But not every medical student can or wants to meet his long-term obligations from the loan. According to the Association of American Medical Colleges, almost one in three aspires to a so-called Loan Forgiveness Program. A candidate for this is who has taken out a government loan to finance their studies. Part of the debt is then paid off in working hours rather than in installments. The doctors can, for example, also shift services to medically underserved regions or conduct research in relevant fields at a state institution. The large financial burden of student loans is alleviated in this way. However, this special type of repayment requires something else: free time. Nora Schmitt-Sausen

Studying medicine as a German in the USA

1. The general conditions - few places for foreign students. Many universities offer foreign medical students the opportunity to do research in the USA for several months or for a semester. However, it is difficult for non-Americans to complete a full course of study in the USA, because medical courses are also very popular in the USA. The medical schools have far more applicants than places and allocate these almost exclusively to US citizens.

2. The requirements - particularly high hurdles for non-Americans. Provided that American medical schools are even open to applications from foreign doctors, the requirements are very high. Often international students have to already have two years of university education in the USA. Some institutions even expect a first US degree. And: the entrance test for the medical schools has it all. The hurdles in terms of content and language can only be overcome by exceptional talent.

3. Funding - little support for international students. Unlike American students, there are very few funding opportunities available to foreign students. There are also hardly any special funding programs for international students at medical schools. The online offer of the German Academic Exchange Service (www.daad.de) can help with the question of how a degree or part of a degree in the USA can be financed.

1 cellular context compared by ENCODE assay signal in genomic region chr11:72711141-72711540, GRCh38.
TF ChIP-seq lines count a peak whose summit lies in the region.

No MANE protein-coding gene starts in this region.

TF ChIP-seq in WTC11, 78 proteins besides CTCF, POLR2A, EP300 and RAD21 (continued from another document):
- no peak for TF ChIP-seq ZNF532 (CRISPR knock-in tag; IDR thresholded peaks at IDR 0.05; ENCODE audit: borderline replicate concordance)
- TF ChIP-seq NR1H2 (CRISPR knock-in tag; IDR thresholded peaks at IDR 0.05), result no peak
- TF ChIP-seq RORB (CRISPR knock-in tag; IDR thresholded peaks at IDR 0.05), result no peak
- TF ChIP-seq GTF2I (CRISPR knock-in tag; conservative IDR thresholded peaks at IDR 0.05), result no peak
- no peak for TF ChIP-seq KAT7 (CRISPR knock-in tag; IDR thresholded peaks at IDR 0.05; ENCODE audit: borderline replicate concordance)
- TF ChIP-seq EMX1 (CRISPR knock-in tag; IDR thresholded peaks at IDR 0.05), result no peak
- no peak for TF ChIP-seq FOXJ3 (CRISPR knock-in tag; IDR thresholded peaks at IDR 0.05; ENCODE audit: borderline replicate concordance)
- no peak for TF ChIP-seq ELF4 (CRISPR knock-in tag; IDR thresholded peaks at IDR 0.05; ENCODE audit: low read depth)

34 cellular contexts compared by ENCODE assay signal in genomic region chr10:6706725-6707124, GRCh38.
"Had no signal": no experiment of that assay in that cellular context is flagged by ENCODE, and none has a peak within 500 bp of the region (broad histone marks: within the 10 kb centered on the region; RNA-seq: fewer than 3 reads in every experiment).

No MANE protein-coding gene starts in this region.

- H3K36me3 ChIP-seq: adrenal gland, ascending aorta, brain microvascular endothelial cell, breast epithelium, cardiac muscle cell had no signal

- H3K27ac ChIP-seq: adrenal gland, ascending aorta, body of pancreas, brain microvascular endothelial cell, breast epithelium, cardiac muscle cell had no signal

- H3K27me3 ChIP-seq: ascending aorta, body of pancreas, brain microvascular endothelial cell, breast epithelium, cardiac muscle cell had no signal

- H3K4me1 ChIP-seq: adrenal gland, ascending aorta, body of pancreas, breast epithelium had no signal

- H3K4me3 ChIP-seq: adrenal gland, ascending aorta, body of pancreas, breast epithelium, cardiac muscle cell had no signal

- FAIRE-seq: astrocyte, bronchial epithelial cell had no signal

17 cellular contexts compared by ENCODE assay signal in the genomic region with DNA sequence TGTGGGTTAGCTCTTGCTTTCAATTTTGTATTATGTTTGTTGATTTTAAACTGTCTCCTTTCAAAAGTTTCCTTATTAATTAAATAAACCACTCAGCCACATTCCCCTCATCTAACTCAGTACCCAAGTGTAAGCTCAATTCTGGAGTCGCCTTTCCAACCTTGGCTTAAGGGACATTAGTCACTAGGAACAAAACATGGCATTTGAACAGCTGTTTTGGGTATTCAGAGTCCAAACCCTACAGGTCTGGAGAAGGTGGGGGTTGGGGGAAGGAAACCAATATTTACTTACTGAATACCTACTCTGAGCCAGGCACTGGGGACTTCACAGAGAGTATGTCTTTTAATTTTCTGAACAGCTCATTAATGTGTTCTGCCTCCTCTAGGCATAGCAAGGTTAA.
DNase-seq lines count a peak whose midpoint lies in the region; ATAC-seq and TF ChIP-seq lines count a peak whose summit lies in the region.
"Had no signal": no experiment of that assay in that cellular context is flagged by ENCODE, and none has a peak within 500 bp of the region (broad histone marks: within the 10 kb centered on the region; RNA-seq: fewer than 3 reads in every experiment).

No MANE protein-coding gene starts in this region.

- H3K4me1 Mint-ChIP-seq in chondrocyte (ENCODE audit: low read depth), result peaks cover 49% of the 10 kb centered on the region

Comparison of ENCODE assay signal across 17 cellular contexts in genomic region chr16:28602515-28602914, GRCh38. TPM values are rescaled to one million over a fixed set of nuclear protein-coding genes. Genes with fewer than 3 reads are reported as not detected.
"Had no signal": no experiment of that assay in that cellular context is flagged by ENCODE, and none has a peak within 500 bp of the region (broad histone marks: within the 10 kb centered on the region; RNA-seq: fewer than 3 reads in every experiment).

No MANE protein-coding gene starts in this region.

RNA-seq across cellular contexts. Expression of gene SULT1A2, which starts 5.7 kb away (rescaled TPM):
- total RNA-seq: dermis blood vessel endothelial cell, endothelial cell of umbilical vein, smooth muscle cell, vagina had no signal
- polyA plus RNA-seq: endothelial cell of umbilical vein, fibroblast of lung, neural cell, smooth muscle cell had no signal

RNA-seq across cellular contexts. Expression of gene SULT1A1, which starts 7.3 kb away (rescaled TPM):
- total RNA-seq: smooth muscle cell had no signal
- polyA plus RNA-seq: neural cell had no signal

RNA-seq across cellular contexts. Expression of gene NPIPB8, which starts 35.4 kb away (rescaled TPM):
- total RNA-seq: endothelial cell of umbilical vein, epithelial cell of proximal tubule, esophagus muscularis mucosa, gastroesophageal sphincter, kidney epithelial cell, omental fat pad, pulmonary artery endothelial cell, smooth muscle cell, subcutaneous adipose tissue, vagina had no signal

4. The alternative - do the specialist in the USA. For those who do not want to distance themselves from the dream of training as a doctor in the USA, there could be an opportunity to do the specialist (or parts of it) in the USA. The prerequisite for this is a license to practice medicine in Germany and various levels of entrance exams. However, a lot of skill is also required here. The US residency exams are very demanding. Nonetheless, foreigners have good chances and the application process is well organized. The Marburger Bund provides information on details (www.marburger-bund.de); The state medical associations clarify individual questions about recognition.

5. The visa - clearly defined rules. A minimum of a J1 visa is required for medical education in the United States. It is usually limited to the duration of the training and does not entitle you to stay in the USA immediately after your training as a doctor. In most cases, foreign doctors have to leave the USA again after completing their qualifications. Proof of language skills and secure financing of the stay are required for a visa.
All information is available on the website of the US embassy: www.usembassy.de.